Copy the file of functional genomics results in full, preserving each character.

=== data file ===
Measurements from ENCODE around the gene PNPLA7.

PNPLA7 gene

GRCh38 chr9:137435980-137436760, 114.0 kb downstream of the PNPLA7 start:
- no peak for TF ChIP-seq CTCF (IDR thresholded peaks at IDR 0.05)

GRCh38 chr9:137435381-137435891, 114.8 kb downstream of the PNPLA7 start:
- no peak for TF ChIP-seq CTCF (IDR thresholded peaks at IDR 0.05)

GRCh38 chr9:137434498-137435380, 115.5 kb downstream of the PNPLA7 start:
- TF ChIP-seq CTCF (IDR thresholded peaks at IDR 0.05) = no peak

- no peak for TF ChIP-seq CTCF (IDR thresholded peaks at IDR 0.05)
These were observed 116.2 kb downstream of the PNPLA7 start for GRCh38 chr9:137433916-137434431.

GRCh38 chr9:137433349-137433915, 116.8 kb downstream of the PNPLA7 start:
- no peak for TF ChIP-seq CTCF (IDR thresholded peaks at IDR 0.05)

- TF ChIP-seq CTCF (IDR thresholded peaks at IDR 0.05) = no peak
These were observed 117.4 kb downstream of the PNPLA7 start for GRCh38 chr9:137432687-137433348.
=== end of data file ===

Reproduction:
Measurements from ENCODE around the gene PNPLA7.

PNPLA7 gene

GRCh38 chr9:137435980-137436760, 114.0 kb downstream of the PNPLA7 start:
- no peak for TF ChIP-seq CTCF (IDR thresholded peaks at IDR 0.05)

GRCh38 chr9:137435381-137435891, 114.8 kb downstream of the PNPLA7 start:
- no peak for TF ChIP-seq CTCF (IDR thresholded peaks at IDR 0.05)

GRCh38 chr9:137434498-137435380, 115.5 kb downstream of the PNPLA7 start:
- TF ChIP-seq CTCF (IDR thresholded peaks at IDR 0.05) = no peak

- no peak for TF ChIP-seq CTCF (IDR thresholded peaks at IDR 0.05)
These were observed 116.2 kb downstream of the PNPLA7 start for GRCh38 chr9:137433916-137434431.

GRCh38 chr9:137433349-137433915, 116.8 kb downstream of the PNPLA7 start:
- no peak for TF ChIP-seq CTCF (IDR thresholded peaks at IDR 0.05)

- TF ChIP-seq CTCF (IDR thresholded peaks at IDR 0.05) = no peak
These were observed 117.4 kb downstream of the PNPLA7 start for GRCh38 chr9:137432687-137433348.